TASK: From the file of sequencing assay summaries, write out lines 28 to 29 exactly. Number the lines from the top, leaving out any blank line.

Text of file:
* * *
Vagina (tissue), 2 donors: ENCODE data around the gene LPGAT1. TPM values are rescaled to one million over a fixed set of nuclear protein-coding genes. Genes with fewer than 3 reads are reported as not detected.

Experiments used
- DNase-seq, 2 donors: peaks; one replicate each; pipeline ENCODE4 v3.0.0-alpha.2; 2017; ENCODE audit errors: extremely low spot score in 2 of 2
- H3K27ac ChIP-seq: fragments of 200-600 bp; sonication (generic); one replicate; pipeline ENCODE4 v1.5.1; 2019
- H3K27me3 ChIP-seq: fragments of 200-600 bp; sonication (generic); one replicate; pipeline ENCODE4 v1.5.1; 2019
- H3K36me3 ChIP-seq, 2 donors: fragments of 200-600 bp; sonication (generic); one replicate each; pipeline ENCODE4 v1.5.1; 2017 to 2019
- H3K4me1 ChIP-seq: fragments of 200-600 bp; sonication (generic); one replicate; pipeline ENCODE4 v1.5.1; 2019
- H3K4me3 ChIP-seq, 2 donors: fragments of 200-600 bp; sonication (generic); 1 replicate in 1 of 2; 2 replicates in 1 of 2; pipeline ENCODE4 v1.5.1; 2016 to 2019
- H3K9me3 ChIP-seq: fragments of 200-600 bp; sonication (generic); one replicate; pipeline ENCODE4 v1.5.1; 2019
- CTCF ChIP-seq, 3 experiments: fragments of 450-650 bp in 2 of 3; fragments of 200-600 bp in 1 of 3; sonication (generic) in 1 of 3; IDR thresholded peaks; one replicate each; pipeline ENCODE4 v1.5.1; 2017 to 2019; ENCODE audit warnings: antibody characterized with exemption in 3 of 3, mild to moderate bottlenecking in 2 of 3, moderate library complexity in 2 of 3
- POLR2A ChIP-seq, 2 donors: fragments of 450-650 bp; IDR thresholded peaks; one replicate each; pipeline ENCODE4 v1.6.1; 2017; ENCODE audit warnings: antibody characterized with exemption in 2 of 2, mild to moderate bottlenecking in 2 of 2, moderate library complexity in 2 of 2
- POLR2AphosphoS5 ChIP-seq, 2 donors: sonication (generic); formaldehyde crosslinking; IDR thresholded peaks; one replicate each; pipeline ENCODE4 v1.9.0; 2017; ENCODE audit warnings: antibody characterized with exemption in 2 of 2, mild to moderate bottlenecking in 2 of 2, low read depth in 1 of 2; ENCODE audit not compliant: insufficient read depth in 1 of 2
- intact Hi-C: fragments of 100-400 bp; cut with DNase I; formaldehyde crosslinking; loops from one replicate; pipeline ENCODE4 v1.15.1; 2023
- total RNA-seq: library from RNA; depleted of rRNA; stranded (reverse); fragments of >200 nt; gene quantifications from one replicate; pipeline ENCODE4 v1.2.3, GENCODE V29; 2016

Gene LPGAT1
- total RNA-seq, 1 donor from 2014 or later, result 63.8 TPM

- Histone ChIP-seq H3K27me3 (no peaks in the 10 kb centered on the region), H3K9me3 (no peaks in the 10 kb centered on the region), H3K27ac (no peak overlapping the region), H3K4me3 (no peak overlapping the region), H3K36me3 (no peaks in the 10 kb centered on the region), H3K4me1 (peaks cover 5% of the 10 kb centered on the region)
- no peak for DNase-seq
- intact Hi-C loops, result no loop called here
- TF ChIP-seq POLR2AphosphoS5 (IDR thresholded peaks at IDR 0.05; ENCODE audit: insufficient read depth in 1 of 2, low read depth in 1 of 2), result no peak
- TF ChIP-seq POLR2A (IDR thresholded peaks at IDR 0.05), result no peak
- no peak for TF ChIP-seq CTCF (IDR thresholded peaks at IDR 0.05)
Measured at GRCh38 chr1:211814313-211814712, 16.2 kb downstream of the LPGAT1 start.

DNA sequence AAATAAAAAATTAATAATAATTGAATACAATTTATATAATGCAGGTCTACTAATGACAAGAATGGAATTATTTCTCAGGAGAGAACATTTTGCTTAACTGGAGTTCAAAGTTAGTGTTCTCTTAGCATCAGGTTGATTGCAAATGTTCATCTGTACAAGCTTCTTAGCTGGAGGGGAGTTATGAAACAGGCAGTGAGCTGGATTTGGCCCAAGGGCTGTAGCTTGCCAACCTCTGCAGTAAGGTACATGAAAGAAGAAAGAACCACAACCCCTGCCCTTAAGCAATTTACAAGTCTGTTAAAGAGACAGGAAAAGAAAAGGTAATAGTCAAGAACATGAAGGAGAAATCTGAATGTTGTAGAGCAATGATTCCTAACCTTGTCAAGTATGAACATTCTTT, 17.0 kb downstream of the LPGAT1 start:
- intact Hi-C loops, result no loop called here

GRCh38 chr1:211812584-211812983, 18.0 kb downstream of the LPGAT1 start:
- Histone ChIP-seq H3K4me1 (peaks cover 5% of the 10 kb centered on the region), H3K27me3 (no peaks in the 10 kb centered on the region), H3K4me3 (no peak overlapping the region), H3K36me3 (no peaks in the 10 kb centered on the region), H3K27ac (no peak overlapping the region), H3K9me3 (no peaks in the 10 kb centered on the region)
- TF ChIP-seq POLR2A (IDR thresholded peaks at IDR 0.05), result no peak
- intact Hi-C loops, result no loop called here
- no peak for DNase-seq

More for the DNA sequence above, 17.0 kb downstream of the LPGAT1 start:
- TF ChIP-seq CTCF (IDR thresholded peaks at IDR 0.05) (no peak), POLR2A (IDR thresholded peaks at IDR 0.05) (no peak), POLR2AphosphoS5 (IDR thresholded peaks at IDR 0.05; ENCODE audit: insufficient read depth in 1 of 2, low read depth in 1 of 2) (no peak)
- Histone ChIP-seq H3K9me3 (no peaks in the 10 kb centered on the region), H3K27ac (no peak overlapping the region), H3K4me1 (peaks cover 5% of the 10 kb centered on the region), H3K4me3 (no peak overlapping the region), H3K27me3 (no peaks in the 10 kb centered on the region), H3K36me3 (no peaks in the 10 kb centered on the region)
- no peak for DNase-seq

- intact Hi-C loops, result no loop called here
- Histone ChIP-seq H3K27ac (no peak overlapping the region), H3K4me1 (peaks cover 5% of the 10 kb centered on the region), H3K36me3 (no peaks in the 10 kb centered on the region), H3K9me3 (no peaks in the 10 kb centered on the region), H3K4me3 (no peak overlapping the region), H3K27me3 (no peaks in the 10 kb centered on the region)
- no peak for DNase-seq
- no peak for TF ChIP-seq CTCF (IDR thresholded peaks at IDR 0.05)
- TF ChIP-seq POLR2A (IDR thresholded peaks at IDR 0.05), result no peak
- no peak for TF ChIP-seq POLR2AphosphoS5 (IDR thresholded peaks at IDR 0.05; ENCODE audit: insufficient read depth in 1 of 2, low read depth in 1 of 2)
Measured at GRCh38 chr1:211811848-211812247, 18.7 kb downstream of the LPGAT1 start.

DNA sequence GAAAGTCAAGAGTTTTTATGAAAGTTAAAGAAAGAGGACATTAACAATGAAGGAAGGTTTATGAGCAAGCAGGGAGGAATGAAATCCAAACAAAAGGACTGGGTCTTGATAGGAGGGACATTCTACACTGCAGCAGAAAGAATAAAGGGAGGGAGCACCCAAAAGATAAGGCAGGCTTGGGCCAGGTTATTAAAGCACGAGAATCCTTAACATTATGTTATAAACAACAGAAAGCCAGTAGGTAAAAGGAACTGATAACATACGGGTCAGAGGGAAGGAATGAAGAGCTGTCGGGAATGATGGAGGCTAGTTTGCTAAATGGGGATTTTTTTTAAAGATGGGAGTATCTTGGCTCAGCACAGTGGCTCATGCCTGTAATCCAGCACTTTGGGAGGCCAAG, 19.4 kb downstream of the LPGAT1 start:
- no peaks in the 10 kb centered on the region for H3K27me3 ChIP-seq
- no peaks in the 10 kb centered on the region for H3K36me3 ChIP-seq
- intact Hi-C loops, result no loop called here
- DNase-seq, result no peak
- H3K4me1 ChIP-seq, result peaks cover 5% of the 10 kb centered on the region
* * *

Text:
- TF ChIP-seq POLR2A (IDR thresholded peaks at IDR 0.05), result no peak
- intact Hi-C loops, result no loop called here